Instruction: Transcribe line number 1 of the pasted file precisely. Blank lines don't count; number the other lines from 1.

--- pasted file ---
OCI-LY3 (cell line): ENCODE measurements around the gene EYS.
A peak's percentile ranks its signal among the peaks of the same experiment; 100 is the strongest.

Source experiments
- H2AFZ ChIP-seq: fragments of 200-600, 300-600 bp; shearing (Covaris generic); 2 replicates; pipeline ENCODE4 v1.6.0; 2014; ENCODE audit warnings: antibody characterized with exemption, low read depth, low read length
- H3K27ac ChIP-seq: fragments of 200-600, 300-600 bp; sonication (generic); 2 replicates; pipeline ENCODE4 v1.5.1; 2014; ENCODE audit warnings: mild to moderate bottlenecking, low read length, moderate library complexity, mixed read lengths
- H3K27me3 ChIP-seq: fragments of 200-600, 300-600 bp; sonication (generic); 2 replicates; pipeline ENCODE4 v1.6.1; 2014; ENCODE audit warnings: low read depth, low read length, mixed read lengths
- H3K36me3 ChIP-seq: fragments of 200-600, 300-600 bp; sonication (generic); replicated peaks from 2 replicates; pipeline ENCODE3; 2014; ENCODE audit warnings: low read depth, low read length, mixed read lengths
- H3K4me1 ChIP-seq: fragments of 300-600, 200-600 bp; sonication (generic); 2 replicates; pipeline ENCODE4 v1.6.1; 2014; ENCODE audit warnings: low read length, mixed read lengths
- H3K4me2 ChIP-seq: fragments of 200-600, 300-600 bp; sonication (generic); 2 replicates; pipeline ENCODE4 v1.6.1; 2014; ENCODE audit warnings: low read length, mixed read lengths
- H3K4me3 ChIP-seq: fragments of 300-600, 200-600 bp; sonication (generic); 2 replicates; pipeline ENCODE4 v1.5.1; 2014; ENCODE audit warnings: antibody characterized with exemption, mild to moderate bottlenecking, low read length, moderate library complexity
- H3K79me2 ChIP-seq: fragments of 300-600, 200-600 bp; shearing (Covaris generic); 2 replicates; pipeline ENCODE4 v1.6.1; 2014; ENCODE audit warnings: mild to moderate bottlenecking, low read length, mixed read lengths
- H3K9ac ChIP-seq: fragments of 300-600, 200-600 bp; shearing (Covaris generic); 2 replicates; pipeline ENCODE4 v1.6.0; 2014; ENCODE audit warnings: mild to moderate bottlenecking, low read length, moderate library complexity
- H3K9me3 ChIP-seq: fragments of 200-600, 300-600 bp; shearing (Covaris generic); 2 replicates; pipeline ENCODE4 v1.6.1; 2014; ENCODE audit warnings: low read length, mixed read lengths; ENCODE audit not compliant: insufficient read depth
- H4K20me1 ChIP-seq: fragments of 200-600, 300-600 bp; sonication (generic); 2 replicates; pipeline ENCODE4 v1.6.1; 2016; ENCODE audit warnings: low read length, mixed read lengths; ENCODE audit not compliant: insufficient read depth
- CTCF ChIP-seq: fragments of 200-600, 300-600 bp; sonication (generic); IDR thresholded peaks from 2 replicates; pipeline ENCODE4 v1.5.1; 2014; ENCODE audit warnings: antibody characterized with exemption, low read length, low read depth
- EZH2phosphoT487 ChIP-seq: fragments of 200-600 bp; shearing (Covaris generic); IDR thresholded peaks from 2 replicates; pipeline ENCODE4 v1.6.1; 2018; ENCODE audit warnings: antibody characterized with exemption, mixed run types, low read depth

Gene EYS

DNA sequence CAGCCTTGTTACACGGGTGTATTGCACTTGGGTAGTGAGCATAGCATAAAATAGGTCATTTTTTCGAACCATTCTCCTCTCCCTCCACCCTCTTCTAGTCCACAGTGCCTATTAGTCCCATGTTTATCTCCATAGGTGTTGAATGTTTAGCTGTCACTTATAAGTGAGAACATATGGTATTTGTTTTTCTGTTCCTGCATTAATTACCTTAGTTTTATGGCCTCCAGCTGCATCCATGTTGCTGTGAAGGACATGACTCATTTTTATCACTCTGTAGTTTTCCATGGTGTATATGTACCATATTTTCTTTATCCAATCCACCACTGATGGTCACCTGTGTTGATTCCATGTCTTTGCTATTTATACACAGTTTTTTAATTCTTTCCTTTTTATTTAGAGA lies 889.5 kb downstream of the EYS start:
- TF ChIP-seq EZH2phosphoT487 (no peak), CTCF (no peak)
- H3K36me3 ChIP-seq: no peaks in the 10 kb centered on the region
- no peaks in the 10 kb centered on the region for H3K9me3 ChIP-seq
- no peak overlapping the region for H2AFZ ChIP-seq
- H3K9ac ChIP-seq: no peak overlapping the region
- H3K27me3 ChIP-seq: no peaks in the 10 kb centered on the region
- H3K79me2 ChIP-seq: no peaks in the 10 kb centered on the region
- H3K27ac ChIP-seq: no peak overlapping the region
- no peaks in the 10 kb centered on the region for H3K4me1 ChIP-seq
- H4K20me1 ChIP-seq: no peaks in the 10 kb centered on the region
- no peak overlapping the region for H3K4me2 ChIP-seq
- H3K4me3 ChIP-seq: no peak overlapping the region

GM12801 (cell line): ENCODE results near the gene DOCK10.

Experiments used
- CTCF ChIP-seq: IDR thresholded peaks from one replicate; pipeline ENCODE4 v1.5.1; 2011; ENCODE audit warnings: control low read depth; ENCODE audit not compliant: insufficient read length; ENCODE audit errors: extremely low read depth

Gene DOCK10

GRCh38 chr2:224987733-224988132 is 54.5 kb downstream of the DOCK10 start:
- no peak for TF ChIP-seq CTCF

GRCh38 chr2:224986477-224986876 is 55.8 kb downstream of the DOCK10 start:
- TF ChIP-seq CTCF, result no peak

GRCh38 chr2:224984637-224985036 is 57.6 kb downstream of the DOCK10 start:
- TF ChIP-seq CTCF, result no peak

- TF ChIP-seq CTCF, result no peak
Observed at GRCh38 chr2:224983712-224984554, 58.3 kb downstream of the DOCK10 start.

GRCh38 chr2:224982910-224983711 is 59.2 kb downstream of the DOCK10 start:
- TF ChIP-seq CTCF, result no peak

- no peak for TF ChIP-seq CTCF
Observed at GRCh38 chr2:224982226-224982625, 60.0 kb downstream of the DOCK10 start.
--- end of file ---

OCI-LY3 (cell line): ENCODE measurements around the gene EYS.